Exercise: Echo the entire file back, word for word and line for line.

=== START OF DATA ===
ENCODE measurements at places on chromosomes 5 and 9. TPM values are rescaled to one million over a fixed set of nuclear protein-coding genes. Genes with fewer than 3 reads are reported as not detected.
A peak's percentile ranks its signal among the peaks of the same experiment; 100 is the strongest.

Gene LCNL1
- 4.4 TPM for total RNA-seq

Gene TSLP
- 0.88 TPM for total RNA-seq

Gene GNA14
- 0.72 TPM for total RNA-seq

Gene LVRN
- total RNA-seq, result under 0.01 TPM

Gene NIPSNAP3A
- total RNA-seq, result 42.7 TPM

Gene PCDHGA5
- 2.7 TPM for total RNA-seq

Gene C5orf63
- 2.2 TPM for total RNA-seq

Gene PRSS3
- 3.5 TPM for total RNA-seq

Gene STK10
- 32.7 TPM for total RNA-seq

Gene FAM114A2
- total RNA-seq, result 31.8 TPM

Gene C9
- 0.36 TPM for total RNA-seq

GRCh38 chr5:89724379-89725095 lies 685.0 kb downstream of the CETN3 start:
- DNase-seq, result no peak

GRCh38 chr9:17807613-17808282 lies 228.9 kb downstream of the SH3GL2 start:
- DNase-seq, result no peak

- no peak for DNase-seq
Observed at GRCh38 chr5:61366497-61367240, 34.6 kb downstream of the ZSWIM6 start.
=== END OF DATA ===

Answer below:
ENCODE measurements at places on chromosomes 5 and 9. TPM values are rescaled to one million over a fixed set of nuclear protein-coding genes. Genes with fewer than 3 reads are reported as not detected.
A peak's percentile ranks its signal among the peaks of the same experiment; 100 is the strongest.

Gene LCNL1
- 4.4 TPM for total RNA-seq

Gene TSLP
- 0.88 TPM for total RNA-seq

Gene GNA14
- 0.72 TPM for total RNA-seq

Gene LVRN
- total RNA-seq, result under 0.01 TPM

Gene NIPSNAP3A
- total RNA-seq, result 42.7 TPM

Gene PCDHGA5
- 2.7 TPM for total RNA-seq

Gene C5orf63
- 2.2 TPM for total RNA-seq

Gene PRSS3
- 3.5 TPM for total RNA-seq

Gene STK10
- 32.7 TPM for total RNA-seq

Gene FAM114A2
- total RNA-seq, result 31.8 TPM

Gene C9
- 0.36 TPM for total RNA-seq

GRCh38 chr5:89724379-89725095 lies 685.0 kb downstream of the CETN3 start:
- DNase-seq, result no peak

GRCh38 chr9:17807613-17808282 lies 228.9 kb downstream of the SH3GL2 start:
- DNase-seq, result no peak

- no peak for DNase-seq
Observed at GRCh38 chr5:61366497-61367240, 34.6 kb downstream of the ZSWIM6 start.